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  • Adjustable Rate vs Fixed Rate: Which One Is Best?

    Fixed vs. ARMIn addition to the various loan options you can choose from, most of these options come in various forms based on interest. The most commonly picked are Fixed and ARM.

    What exactly does a Fixed and ARM mean and which one is a better option for you? We break it down for you here:

    Fixed-Rate Mortgage

    A fixed-rate mortgage is just as it sounds - whichever rate you lock in during your mortgage process is the rate you'll have for the remainder of your loan's term.

    Advantages: Predictability. Your rates and payments will remain constant throughout your entire loan, making your budgeting easier.

    Disadvantages: If rates fall, to take advantage of them, you would have to refinance.



    ARM stands for Adjustable Rate Mortgage, which is a home loan that carries a rate that adjusts after a fixed period of time (typically 5 to 7 years). After this fixed period of time, the rate will change based on the current market and rate.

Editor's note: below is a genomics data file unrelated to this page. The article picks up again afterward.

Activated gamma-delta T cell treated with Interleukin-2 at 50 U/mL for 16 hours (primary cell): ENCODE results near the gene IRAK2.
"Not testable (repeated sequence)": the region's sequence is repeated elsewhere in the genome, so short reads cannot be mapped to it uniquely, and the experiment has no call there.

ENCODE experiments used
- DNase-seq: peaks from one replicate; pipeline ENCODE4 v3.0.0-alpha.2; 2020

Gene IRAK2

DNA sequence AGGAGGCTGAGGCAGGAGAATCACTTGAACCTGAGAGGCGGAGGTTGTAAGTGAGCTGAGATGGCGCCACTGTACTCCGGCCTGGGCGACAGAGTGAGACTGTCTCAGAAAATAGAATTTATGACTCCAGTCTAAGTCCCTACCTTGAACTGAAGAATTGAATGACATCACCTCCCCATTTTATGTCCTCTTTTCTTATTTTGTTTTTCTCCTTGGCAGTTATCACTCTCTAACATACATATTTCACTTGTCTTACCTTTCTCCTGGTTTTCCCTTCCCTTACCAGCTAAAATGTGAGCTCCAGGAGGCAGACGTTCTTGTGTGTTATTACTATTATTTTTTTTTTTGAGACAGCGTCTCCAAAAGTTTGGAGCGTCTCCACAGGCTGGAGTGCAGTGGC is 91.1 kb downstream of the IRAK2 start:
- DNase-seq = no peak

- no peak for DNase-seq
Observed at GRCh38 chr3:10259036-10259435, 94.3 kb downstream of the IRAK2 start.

Advantages: Flexibility. You're able to take advantage of falling rates without refinancing. You may even be able to buy a larger home, since most lenders tend to use a lower payment to qualify ARM borrowers. It also offers you a cheap way to buy a home if you don't plan on living in one place for very long.

    Disadvantages: ARMs can be difficult to understand and you're at the mercy of the current housing market. Your rates and payments can rise significantly over the life of the loan.


    Which One Is Right For You?

    You should consider a wide range of personal factors when deciding between a fixed-rate mortgage and an ARM. Individual finances and interest rates both are prone to rising and falling over the course of time.

    An ARM is a great choice if your primary requirement is to have low payments in the near term, or if you don't plan on living in the property long enough for your rate to rise. An ARM may also be a good idea if current interest rates are high, but expected to fall. If rates are low and beginning to climb, locking in a low rate with a fixed-rate mortgage would be the best way to go.

    To discuss all your options, contact your home purchase expert.

    May 7 2012